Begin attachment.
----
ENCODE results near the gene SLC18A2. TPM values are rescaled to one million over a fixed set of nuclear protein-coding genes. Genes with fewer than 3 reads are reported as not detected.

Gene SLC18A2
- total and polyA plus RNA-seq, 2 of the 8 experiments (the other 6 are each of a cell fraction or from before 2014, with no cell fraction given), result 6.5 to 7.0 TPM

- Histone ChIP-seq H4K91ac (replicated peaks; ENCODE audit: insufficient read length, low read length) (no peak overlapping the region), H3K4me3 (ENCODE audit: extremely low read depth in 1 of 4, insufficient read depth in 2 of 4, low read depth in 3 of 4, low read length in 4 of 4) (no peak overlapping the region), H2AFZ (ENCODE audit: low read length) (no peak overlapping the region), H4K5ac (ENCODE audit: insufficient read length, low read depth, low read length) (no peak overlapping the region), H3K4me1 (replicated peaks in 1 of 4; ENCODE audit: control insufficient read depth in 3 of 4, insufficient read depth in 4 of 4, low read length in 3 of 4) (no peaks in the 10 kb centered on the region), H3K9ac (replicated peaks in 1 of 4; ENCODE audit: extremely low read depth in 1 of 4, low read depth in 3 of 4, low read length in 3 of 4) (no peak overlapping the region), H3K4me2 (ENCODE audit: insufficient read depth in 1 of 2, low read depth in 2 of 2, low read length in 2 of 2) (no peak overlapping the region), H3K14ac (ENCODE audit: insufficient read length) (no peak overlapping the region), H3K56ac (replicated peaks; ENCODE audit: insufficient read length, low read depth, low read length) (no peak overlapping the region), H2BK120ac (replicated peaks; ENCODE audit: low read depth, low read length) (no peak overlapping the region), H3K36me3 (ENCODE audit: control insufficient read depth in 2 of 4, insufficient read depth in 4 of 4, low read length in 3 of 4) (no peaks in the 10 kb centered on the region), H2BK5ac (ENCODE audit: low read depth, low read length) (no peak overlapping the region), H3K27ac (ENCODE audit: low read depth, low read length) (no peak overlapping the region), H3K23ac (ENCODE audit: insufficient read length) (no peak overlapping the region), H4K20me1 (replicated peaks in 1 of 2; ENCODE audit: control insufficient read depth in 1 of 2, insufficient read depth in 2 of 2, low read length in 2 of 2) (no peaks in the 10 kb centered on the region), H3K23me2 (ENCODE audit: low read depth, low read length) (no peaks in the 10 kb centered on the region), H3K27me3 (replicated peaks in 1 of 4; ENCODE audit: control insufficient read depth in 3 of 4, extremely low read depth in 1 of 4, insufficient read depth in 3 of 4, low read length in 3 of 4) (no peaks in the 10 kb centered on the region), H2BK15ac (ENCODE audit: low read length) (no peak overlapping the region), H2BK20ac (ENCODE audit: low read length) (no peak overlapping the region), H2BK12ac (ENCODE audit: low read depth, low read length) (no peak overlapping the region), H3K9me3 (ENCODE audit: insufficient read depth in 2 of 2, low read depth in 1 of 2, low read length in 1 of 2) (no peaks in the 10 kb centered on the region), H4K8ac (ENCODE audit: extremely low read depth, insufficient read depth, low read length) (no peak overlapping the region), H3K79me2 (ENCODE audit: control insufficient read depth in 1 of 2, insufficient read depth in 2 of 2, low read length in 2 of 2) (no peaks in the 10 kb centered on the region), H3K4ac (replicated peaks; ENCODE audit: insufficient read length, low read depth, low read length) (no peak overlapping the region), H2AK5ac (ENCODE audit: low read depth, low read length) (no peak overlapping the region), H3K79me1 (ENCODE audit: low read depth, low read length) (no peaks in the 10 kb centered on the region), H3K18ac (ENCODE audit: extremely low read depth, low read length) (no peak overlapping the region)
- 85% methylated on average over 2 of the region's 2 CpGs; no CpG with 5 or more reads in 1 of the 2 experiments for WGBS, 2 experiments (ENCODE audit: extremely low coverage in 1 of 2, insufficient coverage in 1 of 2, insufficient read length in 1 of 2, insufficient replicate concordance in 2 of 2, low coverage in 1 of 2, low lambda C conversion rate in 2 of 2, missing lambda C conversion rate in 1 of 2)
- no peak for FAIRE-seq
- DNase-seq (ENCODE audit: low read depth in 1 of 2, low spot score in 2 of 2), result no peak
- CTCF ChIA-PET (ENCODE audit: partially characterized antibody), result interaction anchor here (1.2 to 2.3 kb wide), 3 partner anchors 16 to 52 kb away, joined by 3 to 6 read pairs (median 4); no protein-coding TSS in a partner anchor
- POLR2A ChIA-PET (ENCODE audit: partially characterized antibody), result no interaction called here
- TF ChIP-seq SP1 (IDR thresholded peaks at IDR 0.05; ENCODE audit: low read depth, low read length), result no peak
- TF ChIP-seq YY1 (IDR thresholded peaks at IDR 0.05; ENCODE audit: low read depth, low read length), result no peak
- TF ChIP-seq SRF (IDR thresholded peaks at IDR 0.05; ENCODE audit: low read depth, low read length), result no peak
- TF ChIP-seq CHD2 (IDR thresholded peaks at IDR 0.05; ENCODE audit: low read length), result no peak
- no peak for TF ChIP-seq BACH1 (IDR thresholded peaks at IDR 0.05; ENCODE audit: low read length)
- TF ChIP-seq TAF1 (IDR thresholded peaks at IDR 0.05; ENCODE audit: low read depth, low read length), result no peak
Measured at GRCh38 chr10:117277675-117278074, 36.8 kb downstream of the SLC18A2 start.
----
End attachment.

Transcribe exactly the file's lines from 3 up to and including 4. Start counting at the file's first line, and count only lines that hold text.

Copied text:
- total and polyA plus RNA-seq, 2 of the 8 experiments (the other 6 are each of a cell fraction or from before 2014, with no cell fraction given), result 6.5 to 7.0 TPM

- Histone ChIP-seq H4K91ac (replicated peaks; ENCODE audit: insufficient read length, low read length) (no peak overlapping the region), H3K4me3 (ENCODE audit: extremely low read depth in 1 of 4, insufficient read depth in 2 of 4, low read depth in 3 of 4, low read length in 4 of 4) (no peak overlapping the region), H2AFZ (ENCODE audit: low read length) (no peak overlapping the region), H4K5ac (ENCODE audit: insufficient read length, low read depth, low read length) (no peak overlapping the region), H3K4me1 (replicated peaks in 1 of 4; ENCODE audit: control insufficient read depth in 3 of 4, insufficient read depth in 4 of 4, low read length in 3 of 4) (no peaks in the 10 kb centered on the region), H3K9ac (replicated peaks in 1 of 4; ENCODE audit: extremely low read depth in 1 of 4, low read depth in 3 of 4, low read length in 3 of 4) (no peak overlapping the region), H3K4me2 (ENCODE audit: insufficient read depth in 1 of 2, low read depth in 2 of 2, low read length in 2 of 2) (no peak overlapping the region), H3K14ac (ENCODE audit: insufficient read length) (no peak overlapping the region), H3K56ac (replicated peaks; ENCODE audit: insufficient read length, low read depth, low read length) (no peak overlapping the region), H2BK120ac (replicated peaks; ENCODE audit: low read depth, low read length) (no peak overlapping the region), H3K36me3 (ENCODE audit: control insufficient read depth in 2 of 4, insufficient read depth in 4 of 4, low read length in 3 of 4) (no peaks in the 10 kb centered on the region), H2BK5ac (ENCODE audit: low read depth, low read length) (no peak overlapping the region), H3K27ac (ENCODE audit: low read depth, low read length) (no peak overlapping the region), H3K23ac (ENCODE audit: insufficient read length) (no peak overlapping the region), H4K20me1 (replicated peaks in 1 of 2; ENCODE audit: control insufficient read depth in 1 of 2, insufficient read depth in 2 of 2, low read length in 2 of 2) (no peaks in the 10 kb centered on the region), H3K23me2 (ENCODE audit: low read depth, low read length) (no peaks in the 10 kb centered on the region), H3K27me3 (replicated peaks in 1 of 4; ENCODE audit: control insufficient read depth in 3 of 4, extremely low read depth in 1 of 4, insufficient read depth in 3 of 4, low read length in 3 of 4) (no peaks in the 10 kb centered on the region), H2BK15ac (ENCODE audit: low read length) (no peak overlapping the region), H2BK20ac (ENCODE audit: low read length) (no peak overlapping the region), H2BK12ac (ENCODE audit: low read depth, low read length) (no peak overlapping the region), H3K9me3 (ENCODE audit: insufficient read depth in 2 of 2, low read depth in 1 of 2, low read length in 1 of 2) (no peaks in the 10 kb centered on the region), H4K8ac (ENCODE audit: extremely low read depth, insufficient read depth, low read length) (no peak overlapping the region), H3K79me2 (ENCODE audit: control insufficient read depth in 1 of 2, insufficient read depth in 2 of 2, low read length in 2 of 2) (no peaks in the 10 kb centered on the region), H3K4ac (replicated peaks; ENCODE audit: insufficient read length, low read depth, low read length) (no peak overlapping the region), H2AK5ac (ENCODE audit: low read depth, low read length) (no peak overlapping the region), H3K79me1 (ENCODE audit: low read depth, low read length) (no peaks in the 10 kb centered on the region), H3K18ac (ENCODE audit: extremely low read depth, low read length) (no peak overlapping the region)